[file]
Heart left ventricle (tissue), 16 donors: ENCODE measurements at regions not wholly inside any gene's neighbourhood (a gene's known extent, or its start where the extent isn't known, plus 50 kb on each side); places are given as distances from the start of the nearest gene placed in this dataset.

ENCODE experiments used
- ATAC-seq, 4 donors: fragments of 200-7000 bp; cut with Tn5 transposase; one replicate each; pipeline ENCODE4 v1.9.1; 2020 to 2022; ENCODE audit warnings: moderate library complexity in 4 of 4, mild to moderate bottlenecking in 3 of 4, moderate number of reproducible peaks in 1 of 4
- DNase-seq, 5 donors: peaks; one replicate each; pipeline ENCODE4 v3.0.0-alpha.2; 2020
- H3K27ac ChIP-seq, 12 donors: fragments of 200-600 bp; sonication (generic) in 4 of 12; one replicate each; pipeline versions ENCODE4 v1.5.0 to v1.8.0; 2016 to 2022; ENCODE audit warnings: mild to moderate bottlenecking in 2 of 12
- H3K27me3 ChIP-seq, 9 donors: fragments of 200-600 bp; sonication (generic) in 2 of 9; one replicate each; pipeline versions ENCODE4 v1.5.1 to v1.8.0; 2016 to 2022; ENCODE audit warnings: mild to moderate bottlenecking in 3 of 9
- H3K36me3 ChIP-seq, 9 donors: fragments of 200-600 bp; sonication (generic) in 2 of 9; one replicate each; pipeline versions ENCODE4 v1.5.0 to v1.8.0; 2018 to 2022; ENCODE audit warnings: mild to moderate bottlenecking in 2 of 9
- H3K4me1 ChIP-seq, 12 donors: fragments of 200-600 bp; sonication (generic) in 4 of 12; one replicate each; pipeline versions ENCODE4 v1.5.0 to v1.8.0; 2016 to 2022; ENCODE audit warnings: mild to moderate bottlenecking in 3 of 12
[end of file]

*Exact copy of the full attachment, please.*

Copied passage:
Heart left ventricle (tissue), 16 donors: ENCODE measurements at regions not wholly inside any gene's neighbourhood (a gene's known extent, or its start where the extent isn't known, plus 50 kb on each side); places are given as distances from the start of the nearest gene placed in this dataset.

ENCODE experiments used
- ATAC-seq, 4 donors: fragments of 200-7000 bp; cut with Tn5 transposase; one replicate each; pipeline ENCODE4 v1.9.1; 2020 to 2022; ENCODE audit warnings: moderate library complexity in 4 of 4, mild to moderate bottlenecking in 3 of 4, moderate number of reproducible peaks in 1 of 4
- DNase-seq, 5 donors: peaks; one replicate each; pipeline ENCODE4 v3.0.0-alpha.2; 2020
- H3K27ac ChIP-seq, 12 donors: fragments of 200-600 bp; sonication (generic) in 4 of 12; one replicate each; pipeline versions ENCODE4 v1.5.0 to v1.8.0; 2016 to 2022; ENCODE audit warnings: mild to moderate bottlenecking in 2 of 12
- H3K27me3 ChIP-seq, 9 donors: fragments of 200-600 bp; sonication (generic) in 2 of 9; one replicate each; pipeline versions ENCODE4 v1.5.1 to v1.8.0; 2016 to 2022; ENCODE audit warnings: mild to moderate bottlenecking in 3 of 9
- H3K36me3 ChIP-seq, 9 donors: fragments of 200-600 bp; sonication (generic) in 2 of 9; one replicate each; pipeline versions ENCODE4 v1.5.0 to v1.8.0; 2018 to 2022; ENCODE audit warnings: mild to moderate bottlenecking in 2 of 9
- H3K4me1 ChIP-seq, 12 donors: fragments of 200-600 bp; sonication (generic) in 4 of 12; one replicate each; pipeline versions ENCODE4 v1.5.0 to v1.8.0; 2016 to 2022; ENCODE audit warnings: mild to moderate bottlenecking in 3 of 12